August 24, 2019
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Bird species define ‘south’ in different ways

Bob Duchesne | BDN
Bob Duchesne | BDN
Belted kingfishers barely go south, and are among those birds that are just looking for a little open water.

I think I know why birds go south for the winter. This revelation came to me after two weeks of hostile, frigid weather, not to mention a bomb cyclone nor’easter. But where is south?

South is a big place. For purposes of birds leaving north, even southern Maine is south. Song sparrows vacate eastern Maine in winter, but some can be found wintering in southern Maine and along the midcoast, wherever there is enough grass seed poking above the snowpack.

Birds that don’t rely on insects don’t need to migrate as far. Yellow-rumped warblers are bug eaters, but they can subsist on berries. Even in the coldest of winters, this warbler species is plentiful along the mid-Atlantic coast where it loves to eat bayberries.

Some birds just need to get far enough south that the water remains open. Belted kingfishers barely go south. There are winter records in Maine, and your odds of finding a mid-January kingfisher in Juneau, Alaska, are excellent.

The summer range map of the great blue heron stretches all over North America, and even to the northern tip of South America. In winter, the entire range map barely shifts southward. But individual birds can go anywhere they please, wherever ice doesn’t choke off fishing. Some go no farther than Massachusetts. More go to the Chesapeake. The rest head for the southern U.S. or the tropics, and there’s no rhyme nor reason for determining which bird goes where.

Great blue herons are declining in the state, and the Maine Department of Inland Fisheries and Wildlife wants to know why. So they’ve radio-collared a handful of herons. A bird named Nokomis was collared near the high school in Newport two years ago. For the second year in a row, she’s made her way to Haiti for the winter. With Maine temperatures at 10 below zero, I’m thinking she’s a smart bird.

Bobolinks and upland sandpipers go all the way to the grasslands of Paraguay and Argentina. Arctic terns go farther, to the Antarctic. Last weekend, I started to ask myself: “Where do some of our commonest summer birds go in winter?” I could either research that topic, or go outside and shovel snow in temperatures equivalent to Mars. I chose the former.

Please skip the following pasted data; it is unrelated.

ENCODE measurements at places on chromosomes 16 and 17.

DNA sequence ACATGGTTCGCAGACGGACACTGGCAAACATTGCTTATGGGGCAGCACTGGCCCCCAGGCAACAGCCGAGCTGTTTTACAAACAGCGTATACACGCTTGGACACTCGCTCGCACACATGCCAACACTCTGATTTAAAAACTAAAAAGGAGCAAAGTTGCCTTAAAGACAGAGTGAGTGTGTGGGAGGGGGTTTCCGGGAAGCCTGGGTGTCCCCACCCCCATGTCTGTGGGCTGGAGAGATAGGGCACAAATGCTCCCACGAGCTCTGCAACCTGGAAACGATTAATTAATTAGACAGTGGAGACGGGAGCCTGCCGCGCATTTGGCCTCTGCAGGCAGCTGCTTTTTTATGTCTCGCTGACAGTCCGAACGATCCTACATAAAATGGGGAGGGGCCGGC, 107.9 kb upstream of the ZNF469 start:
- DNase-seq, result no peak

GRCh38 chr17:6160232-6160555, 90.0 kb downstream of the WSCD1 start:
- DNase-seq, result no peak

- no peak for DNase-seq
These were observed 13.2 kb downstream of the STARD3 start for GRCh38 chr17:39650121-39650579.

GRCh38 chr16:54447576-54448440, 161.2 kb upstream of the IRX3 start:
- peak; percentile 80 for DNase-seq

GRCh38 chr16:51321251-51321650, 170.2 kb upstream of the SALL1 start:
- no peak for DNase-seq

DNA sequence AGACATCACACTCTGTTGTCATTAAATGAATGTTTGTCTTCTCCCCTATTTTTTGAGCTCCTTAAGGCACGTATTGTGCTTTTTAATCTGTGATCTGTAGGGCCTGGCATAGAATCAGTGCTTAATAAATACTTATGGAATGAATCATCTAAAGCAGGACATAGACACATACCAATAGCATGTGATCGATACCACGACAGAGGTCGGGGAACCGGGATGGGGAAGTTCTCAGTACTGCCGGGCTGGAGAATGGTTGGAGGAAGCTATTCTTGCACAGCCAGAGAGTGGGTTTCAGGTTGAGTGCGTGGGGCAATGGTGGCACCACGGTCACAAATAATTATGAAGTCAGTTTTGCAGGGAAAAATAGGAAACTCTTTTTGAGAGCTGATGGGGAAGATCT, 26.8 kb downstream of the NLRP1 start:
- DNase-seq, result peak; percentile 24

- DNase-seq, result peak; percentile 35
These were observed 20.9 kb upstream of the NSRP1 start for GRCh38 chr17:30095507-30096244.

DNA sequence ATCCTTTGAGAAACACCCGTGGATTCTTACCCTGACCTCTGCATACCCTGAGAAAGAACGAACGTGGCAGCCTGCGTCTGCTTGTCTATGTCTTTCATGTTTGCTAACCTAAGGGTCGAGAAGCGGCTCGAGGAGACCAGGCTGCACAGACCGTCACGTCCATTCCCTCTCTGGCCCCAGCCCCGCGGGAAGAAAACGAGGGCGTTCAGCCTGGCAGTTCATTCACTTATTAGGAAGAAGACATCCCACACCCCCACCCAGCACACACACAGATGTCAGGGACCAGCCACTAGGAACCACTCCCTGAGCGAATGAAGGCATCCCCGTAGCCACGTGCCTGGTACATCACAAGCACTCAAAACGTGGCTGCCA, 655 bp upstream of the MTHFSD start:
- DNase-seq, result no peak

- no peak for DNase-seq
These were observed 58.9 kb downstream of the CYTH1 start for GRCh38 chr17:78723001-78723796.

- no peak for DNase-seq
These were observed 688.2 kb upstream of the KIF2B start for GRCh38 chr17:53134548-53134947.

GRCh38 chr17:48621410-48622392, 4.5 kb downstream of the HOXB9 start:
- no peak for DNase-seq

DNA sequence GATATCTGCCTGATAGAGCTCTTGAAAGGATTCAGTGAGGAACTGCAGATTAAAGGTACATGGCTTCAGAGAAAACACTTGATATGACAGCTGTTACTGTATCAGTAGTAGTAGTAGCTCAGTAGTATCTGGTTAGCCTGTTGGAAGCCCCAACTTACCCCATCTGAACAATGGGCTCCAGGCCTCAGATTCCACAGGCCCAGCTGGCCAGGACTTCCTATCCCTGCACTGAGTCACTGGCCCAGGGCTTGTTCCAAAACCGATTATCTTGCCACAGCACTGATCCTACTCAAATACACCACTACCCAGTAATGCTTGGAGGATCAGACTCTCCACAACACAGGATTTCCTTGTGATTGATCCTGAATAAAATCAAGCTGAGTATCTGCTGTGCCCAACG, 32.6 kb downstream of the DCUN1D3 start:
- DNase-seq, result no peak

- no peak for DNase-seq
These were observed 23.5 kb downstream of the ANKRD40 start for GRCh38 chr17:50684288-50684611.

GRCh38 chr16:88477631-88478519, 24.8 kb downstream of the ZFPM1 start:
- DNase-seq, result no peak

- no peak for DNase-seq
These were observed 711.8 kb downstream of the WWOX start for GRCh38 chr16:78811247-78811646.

Black-throated green warblers are among the most common warblers in Maine. Black-throated blue warblers are closely related, and are only slightly less common. Do they winter in the same place?

No. There is overlap, but their winter ranges are not identical. Black-throated green warblers winter mostly in Central America, particularly along the Yucatan Peninsula of Mexico. Many greens do winter on the Caribbean islands, but blues are much more likely to be there.

Blackburnian warblers mostly fly past the Caribbean, concentrating along the coasts of Venezuela, Colombia and Ecuador, and also in the elevations of Costa Rica. Blackpolls share part of the same winter range, but are spread much farther eastward and into Amazon Basin. Bay-breasted warblers are about as closely related to blackpolls as you can get, but their wintering grounds are concentrated almost entirely around Bogota, Colombia, and along the rim of the jungle.

Such winter range distinctions matter. Until 1998, the Bicknell’s thrush was thought to be just a subspecies of gray-cheeked thrush. They are virtually identical, and even sound similar. The Bicknell’s thrush nests on Maine mountaintops, and all the way up to Cape Breton, Nova Scotia. Across the channel to Newfoundland and up to the arctic, the gray-cheeked thrush takes over. Among the most compelling pieces of evidence that these two birds were not the same, Bicknell’s thrush winters almost exclusively in the Dominican Republic. The gray-cheeked thrush skips completely over the Caribbean and winters in South America. There is zero overlap in winter.

The difference among other thrushes is equally astounding. Each has a completely different wintering destination. Most hermit thrushes don’t even leave the U.S. Swainson’s thrushes go all the way to South America. The wood thrush settles in between, spanning most of Central America. They may bump into each other in Maine all summer, but they won’t see each other again until spring.

Maine has two large summering flycatchers. The olive-sided flycatcher nests farther north. The great-crested flycatcher is spread from Bangor south. In migration, the first leapfrogs the second. The winter range of the olive-sided flycatcher extends from Guatemala to Bolivia, but the great-crested flycatcher barely makes it past southern Florida, and the longest migrants winter mostly in Central America. Maybe they just like the spicy food.

Bob Duchesne serves as vice president of Maine Audubon’s Penobscot Valley Chapter. He developed the Maine Birding Trail, with information at He can be reached at


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